The Atomic Energy Act of 1954 excludes the patenting of inventions useful solely in the utilization of special nuclear material or atomic energy in an atomic weapon. Interpretations of the statute by the courts have defined the limits of the field of subject matter that can be patented, thus it has been held that the laws of nature, physical phenomena, and abstract ideas are not patentable subject matter.
Information Required for Application
Provisional Patent Application
A provisional patent application allows you to file without a formal patent claim, oath or declaration, or any information disclosure (prior art) statement.
Non-provisional Patent Application
An applicant who files a provisional application must file a corresponding non-provisional application for patent.
– A written document which comprises a specification (description and claims).
– Drawings (when necessary).
– An oath or declaration.
– Filing, search, and examination fees.
All application documents must be in the English language or a translation into the English language will be required along with the required fee
Details of the invention
We need a full, detailed technical description of the invention in order to draft a patent specification. If you have a prototype or drawings of your invention, this would also suffice, together with a description of the functions it performs and the distinguishing features of your invention. It is of critical importance that we include as much detail in the patent specification as possible, to ensure that all embodiments and features of the invention are protected in the patent application. As you are the expert when it comes to your invention, we will draft the patent specification, forward it to you for approval and comment, and only file the patent application once we have received such approval.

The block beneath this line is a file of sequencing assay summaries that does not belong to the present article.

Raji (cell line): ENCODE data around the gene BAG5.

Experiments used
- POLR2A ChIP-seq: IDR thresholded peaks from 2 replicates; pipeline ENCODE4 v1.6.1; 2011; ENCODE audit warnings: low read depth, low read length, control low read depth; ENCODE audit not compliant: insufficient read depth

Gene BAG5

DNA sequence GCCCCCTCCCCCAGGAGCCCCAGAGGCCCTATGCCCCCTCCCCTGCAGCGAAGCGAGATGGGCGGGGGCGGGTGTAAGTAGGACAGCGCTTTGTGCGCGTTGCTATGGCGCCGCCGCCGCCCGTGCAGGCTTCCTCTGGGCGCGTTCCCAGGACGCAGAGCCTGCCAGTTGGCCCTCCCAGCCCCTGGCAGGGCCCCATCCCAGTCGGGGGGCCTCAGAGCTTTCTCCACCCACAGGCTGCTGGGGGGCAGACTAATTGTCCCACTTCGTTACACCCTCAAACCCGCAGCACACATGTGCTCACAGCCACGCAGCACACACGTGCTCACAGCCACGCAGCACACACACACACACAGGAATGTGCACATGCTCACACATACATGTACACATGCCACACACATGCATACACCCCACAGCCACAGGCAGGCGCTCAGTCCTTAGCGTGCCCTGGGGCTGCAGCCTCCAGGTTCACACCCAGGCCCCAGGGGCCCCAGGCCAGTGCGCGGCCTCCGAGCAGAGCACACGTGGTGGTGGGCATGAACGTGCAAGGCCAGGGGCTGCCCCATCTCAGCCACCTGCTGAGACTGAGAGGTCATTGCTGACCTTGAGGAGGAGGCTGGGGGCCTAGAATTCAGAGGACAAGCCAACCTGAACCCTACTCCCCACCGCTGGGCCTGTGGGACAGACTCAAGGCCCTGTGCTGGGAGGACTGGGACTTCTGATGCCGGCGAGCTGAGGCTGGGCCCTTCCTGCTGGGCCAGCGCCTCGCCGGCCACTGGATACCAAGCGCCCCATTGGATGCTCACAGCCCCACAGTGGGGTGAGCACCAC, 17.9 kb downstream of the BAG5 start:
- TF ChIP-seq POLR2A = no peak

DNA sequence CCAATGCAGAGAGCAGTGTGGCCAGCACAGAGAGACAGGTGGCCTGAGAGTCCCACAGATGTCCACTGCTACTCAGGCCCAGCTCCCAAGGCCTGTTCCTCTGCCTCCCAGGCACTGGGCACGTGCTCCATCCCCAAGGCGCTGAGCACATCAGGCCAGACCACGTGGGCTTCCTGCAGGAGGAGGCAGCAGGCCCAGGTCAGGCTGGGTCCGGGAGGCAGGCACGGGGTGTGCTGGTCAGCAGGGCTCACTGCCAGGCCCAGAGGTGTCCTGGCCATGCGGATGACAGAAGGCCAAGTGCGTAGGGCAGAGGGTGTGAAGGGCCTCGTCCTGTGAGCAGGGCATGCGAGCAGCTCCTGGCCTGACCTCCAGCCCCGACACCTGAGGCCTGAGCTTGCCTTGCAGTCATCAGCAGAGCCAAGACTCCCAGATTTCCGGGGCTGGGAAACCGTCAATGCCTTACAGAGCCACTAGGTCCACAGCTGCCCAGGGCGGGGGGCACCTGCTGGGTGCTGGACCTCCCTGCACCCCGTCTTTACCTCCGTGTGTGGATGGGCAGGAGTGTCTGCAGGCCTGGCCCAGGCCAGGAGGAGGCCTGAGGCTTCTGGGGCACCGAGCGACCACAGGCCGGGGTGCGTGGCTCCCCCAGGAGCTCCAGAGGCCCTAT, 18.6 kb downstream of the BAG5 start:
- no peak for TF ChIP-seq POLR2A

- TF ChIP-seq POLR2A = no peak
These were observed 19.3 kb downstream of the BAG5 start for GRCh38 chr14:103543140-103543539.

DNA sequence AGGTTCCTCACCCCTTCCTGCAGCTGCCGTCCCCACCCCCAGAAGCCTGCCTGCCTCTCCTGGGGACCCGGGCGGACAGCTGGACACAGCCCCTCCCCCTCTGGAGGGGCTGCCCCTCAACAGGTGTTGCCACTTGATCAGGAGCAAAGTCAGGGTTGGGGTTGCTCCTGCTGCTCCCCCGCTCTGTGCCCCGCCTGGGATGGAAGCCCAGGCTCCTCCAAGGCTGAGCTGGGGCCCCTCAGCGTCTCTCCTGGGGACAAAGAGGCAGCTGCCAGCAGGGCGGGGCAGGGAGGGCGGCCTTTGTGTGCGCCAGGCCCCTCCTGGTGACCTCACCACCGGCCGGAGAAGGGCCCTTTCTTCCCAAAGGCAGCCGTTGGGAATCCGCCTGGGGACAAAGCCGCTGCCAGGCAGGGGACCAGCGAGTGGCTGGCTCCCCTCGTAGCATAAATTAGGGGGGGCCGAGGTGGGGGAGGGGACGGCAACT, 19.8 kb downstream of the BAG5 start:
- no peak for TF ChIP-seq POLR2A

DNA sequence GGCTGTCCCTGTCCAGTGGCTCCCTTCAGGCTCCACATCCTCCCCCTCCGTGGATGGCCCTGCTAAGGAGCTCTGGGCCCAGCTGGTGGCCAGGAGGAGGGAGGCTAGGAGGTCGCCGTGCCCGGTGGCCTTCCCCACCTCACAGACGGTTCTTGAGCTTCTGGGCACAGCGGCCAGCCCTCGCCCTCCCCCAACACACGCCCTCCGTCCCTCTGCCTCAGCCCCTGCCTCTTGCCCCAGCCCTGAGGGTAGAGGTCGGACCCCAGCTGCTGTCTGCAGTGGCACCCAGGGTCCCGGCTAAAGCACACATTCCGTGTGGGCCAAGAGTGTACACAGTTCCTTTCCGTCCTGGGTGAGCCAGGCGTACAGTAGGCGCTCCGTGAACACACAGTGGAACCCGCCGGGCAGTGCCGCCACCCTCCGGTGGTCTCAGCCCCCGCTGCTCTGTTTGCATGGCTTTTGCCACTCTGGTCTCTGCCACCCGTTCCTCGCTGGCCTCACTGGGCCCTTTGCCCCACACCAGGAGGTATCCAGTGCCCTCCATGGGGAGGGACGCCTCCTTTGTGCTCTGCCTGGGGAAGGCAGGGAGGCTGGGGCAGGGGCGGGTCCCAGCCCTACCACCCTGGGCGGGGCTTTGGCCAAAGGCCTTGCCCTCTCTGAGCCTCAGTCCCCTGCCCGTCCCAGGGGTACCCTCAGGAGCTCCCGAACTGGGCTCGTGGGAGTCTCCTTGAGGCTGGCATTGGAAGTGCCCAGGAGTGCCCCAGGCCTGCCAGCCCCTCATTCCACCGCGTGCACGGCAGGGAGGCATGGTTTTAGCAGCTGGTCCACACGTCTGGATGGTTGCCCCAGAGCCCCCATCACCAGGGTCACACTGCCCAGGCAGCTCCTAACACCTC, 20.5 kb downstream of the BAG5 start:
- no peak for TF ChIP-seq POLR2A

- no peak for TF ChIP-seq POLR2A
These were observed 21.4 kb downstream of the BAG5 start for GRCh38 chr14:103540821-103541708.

Details of the inventors
In terms of the South African Patents Act, we need the full names and residential address of the inventor or inventors that contributed inventively to the invention.
Details of the Patent applicant / Patentee
Patents can be filed in the name of a person, such as the inventor, or a legal entity, such as a company. As such, we need the full names of the patent applicant, or patent applicants and their residential address(es), or if the patent applicant is a legal entity, we need the name of the entity and its registered address.
Details of our client
In terms of the Financial Intelligence Centre Act, we need to identify who our client is. Therefore, you need to supply us with your full contact details. In this regard, the information needed should comply to the requirements of the Financial Intelligence Centre Act.
It is important for applicants to search for similar inventions before applying for a Patent. A Patent Search will indicate whether your idea or inventions has been patented before. Although novelty can never be determined conclusively, an indication of the novelty of your invention may be found by conducting patent and literature searches on the internet. Patent Attorneys may conduct a search for your Invention, but you may also search for similar patents yourself. Visit the following links to search for similar Patents: